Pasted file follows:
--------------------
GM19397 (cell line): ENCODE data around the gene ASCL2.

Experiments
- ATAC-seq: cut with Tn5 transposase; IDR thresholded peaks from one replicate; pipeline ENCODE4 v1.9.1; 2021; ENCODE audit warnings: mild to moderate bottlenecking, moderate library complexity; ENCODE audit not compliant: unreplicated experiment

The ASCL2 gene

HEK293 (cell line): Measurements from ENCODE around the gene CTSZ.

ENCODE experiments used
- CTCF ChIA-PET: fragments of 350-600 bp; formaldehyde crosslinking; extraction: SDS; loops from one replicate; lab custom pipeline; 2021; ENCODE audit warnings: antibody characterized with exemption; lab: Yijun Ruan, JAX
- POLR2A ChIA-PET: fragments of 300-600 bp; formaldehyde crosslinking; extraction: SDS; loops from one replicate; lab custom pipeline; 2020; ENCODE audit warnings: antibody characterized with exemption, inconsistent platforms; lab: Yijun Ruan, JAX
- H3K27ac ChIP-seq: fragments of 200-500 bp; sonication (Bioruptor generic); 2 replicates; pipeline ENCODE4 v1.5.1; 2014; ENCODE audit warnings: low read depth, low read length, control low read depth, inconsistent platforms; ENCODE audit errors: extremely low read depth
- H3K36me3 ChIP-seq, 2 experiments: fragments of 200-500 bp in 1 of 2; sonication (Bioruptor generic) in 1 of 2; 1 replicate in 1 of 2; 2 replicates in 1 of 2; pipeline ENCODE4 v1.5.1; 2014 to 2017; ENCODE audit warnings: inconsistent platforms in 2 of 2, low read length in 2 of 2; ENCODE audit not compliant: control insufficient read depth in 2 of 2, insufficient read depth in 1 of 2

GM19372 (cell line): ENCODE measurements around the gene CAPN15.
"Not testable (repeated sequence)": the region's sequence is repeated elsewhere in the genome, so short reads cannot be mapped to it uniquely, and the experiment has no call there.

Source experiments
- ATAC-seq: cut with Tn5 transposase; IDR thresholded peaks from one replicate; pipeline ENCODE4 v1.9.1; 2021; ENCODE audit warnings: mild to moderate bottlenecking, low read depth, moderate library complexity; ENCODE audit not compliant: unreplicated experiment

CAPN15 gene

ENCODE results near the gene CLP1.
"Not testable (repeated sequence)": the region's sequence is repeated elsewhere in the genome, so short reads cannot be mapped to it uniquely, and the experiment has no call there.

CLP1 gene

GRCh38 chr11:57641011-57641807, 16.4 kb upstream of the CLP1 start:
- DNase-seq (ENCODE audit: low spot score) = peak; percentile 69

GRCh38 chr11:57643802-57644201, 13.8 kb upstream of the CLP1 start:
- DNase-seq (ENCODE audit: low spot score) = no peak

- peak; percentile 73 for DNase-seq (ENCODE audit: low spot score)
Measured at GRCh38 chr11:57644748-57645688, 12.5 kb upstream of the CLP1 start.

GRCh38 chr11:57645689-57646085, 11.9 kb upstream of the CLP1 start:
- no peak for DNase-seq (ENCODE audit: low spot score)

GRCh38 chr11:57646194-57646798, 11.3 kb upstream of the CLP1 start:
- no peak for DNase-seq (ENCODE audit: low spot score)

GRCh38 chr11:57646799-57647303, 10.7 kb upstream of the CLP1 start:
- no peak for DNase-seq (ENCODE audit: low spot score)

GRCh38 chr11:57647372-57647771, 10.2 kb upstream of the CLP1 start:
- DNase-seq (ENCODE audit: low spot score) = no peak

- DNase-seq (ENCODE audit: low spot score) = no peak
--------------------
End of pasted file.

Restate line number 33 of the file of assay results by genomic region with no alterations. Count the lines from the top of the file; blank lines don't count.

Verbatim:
- DNase-seq (ENCODE audit: low spot score) = no peak